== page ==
The Warrior Ethos statement is contained within the new Soldier’s Creed: "I will always place the mission first. I will never accept defeat. I will never quit. I will never leave a fallen comrade." However, the Warrior Ethos is not new to the Army. FM 22-100 (Army Leadership), published in August 1999, defines the Warrior Ethos as the desire to accomplish the mission despite all adversity. FM 7-1 (Battle Focused Training), approved for publication in June 2003, defines Warrior Ethos this way:
Warrior ethos compels soldiers to fight through all conditions to victory no matter how much effort is required. It is the soldier’s selfless commitment to the nation, mission, unit, and fellow soldiers. It is the professional attitude that inspires every American soldier. Warrior ethos is grounded in refusal to accept failure. It is developed and sustained through discipline, commitment to the Army values, and pride in the Army’s heritage.
FM 7-1 replaced FM 25-101 with the same title. FM 7-1 tells how to develop tasks and create standards so the Department of the Army can approve them. As a commander, I understood the meaning of Warrior Ethos, but needed to convey its impact through my training goals.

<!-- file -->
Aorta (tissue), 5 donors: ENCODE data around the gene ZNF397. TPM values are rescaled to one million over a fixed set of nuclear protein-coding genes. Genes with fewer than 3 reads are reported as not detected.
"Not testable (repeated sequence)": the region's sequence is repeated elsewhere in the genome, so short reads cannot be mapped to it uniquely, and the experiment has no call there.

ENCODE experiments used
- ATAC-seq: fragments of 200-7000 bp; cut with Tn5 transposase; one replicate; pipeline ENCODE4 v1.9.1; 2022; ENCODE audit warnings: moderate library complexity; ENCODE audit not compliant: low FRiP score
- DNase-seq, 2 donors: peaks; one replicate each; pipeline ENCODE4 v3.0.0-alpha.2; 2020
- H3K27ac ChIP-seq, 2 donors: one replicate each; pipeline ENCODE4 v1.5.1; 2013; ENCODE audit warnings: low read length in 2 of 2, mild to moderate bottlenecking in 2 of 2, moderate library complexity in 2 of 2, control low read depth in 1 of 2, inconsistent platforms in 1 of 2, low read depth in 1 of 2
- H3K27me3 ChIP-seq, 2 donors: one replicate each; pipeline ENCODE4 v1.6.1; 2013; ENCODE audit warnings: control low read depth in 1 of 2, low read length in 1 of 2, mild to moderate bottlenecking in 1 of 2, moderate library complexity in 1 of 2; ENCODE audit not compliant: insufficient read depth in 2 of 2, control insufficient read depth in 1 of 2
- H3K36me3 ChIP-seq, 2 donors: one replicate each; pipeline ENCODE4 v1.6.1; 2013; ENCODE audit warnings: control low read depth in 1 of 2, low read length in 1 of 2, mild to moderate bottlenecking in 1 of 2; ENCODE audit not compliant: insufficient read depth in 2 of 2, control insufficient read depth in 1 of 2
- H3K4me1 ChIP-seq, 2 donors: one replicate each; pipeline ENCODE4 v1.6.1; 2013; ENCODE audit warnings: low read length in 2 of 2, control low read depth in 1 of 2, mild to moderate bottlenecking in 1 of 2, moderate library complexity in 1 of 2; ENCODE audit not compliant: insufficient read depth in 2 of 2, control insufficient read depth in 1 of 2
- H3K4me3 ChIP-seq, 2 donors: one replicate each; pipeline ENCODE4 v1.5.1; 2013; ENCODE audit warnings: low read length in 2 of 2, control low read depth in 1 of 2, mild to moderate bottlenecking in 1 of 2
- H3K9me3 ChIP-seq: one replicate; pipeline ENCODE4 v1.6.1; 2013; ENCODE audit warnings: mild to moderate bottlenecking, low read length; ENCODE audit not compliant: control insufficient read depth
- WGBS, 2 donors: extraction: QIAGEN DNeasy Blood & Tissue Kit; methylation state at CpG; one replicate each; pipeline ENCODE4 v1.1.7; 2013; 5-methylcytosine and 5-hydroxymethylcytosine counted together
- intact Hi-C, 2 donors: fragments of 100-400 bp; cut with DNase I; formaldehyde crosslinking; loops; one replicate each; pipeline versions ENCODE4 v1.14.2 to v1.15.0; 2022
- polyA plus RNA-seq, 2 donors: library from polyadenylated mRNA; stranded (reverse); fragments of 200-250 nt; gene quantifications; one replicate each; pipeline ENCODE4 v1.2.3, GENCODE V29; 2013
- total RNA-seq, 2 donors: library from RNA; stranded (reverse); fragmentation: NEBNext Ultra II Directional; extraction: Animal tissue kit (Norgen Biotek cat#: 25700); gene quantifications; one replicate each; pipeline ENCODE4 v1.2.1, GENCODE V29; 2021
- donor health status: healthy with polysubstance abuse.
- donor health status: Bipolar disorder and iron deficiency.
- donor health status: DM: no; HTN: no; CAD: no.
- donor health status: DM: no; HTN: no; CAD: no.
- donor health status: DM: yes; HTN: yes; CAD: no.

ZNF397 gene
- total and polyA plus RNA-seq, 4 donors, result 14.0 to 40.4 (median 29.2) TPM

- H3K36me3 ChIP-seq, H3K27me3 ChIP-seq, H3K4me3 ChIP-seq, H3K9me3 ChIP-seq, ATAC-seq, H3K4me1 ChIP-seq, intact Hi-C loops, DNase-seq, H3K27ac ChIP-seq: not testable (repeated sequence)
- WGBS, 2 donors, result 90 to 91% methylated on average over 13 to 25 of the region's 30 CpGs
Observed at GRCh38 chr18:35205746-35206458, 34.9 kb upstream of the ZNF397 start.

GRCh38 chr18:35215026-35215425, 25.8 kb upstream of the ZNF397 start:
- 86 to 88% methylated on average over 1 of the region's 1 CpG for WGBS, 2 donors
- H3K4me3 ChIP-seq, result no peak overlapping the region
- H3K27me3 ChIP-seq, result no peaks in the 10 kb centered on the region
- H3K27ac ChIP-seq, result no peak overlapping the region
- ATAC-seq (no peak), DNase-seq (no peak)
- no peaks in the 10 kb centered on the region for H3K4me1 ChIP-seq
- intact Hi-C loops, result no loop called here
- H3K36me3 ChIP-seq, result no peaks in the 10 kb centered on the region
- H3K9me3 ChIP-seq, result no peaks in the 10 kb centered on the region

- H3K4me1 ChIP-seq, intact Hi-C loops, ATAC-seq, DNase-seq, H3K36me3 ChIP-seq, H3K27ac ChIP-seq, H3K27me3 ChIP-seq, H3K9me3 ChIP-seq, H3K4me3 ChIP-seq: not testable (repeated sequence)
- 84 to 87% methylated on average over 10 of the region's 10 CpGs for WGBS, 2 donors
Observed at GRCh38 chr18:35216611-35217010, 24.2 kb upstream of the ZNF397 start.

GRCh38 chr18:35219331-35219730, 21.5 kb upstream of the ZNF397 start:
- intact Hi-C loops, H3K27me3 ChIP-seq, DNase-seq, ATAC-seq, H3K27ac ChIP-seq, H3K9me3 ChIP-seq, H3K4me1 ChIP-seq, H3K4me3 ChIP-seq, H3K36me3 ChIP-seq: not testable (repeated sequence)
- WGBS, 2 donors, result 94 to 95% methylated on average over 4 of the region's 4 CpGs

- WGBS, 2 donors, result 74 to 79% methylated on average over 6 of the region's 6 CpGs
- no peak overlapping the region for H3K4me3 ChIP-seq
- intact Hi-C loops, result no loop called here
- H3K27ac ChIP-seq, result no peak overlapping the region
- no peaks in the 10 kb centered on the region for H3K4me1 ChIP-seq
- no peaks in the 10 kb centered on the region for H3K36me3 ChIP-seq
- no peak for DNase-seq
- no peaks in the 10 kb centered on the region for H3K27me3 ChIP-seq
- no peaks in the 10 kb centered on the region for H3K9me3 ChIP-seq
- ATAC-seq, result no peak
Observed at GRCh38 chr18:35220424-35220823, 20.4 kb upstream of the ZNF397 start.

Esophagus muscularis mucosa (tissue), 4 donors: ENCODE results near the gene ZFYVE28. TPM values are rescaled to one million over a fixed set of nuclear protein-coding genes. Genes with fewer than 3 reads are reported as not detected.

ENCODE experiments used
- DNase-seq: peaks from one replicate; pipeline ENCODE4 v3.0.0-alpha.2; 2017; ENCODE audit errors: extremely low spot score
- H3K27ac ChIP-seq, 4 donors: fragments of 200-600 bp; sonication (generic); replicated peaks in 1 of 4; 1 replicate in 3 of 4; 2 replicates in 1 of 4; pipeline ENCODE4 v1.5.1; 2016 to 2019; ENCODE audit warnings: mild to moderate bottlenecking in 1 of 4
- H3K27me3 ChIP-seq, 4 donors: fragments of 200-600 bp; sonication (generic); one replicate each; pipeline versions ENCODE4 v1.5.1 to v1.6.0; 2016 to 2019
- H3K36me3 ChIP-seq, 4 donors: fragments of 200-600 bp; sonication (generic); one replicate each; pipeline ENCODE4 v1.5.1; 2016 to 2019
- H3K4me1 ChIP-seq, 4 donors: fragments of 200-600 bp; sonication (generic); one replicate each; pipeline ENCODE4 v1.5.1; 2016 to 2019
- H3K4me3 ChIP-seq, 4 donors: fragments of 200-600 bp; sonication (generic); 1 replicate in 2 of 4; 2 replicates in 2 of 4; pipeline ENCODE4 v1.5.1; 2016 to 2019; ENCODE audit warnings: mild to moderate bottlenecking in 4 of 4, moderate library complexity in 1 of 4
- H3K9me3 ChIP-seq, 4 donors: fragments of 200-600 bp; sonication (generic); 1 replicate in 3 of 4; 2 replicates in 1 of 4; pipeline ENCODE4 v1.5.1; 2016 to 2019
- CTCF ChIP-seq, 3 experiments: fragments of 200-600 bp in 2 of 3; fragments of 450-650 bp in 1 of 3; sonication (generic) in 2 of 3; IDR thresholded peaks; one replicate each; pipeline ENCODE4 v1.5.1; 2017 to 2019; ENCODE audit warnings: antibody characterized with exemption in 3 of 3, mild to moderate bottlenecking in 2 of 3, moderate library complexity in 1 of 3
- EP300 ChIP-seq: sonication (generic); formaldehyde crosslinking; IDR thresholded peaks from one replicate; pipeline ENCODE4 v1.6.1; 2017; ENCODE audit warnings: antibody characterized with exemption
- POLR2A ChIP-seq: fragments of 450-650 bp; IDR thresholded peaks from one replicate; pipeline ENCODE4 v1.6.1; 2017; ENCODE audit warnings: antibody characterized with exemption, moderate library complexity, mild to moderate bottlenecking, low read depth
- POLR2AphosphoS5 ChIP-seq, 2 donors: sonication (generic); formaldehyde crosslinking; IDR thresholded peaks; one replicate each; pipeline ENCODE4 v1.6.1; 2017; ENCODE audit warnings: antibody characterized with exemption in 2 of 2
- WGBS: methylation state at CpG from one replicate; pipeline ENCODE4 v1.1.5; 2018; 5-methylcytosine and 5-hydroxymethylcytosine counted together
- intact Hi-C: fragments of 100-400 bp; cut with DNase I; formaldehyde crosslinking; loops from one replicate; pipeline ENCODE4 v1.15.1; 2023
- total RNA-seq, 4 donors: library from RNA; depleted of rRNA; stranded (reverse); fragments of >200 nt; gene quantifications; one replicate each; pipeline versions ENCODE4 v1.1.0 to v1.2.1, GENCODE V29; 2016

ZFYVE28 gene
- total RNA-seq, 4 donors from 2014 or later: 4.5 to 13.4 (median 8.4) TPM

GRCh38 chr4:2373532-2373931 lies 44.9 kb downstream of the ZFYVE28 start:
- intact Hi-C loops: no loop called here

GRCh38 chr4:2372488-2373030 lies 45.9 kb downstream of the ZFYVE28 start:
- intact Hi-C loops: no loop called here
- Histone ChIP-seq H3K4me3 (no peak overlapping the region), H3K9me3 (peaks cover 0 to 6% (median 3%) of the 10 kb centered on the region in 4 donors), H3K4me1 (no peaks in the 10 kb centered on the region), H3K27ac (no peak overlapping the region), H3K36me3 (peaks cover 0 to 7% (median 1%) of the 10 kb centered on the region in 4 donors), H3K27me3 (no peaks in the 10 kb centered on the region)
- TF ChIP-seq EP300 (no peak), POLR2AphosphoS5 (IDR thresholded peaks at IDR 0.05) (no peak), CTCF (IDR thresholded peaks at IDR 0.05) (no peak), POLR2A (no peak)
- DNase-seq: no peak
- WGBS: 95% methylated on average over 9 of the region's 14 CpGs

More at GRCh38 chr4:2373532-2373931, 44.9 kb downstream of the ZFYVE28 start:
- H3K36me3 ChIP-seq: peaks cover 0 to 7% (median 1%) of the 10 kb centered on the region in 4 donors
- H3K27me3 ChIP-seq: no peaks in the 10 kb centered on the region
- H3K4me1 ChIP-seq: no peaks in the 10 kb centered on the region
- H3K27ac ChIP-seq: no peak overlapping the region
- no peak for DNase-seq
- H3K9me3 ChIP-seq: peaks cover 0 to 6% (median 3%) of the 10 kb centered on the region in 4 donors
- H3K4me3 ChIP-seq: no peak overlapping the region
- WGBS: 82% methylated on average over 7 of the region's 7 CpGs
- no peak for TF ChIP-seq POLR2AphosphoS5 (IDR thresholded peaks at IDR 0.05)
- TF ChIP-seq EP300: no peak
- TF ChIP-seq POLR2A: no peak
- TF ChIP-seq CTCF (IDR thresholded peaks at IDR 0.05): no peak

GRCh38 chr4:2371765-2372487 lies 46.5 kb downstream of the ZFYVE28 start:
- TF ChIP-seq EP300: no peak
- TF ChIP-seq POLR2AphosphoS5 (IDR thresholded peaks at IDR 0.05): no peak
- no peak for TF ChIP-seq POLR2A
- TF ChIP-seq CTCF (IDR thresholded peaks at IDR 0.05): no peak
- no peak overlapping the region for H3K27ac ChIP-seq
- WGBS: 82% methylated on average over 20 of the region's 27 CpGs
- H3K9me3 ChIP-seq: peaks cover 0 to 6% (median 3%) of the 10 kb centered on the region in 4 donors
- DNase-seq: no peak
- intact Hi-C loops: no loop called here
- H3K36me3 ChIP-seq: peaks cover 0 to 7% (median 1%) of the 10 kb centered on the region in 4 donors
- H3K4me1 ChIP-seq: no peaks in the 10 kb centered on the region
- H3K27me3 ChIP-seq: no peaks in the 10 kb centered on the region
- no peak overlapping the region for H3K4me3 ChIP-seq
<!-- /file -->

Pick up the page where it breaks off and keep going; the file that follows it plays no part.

The 34th Army Chief of Staff, General Eric K. Shinseki, had directed the US Army Training and Doctrine Command (TRADOC) to define the Warrior Ethos. TRADOC put together a panel of basic combat training brigade commanders, officers, command sergeants major, drill sergeants and military retirees who surveyed every Army population. Trainers at Fort Jackson became an important part of the study. From focus groups, the panel collected data on Warrior Ethos "buzz words," asked questions about the kind of Soldiers the Army needs, determined what should and should not be taught, and then asked, "Where do we need to go next in training?" From this research, proposals were written for the current Army doctrine. The new Soldier’s Creed was a product of the panel’s questions and answers, and other products will come in time.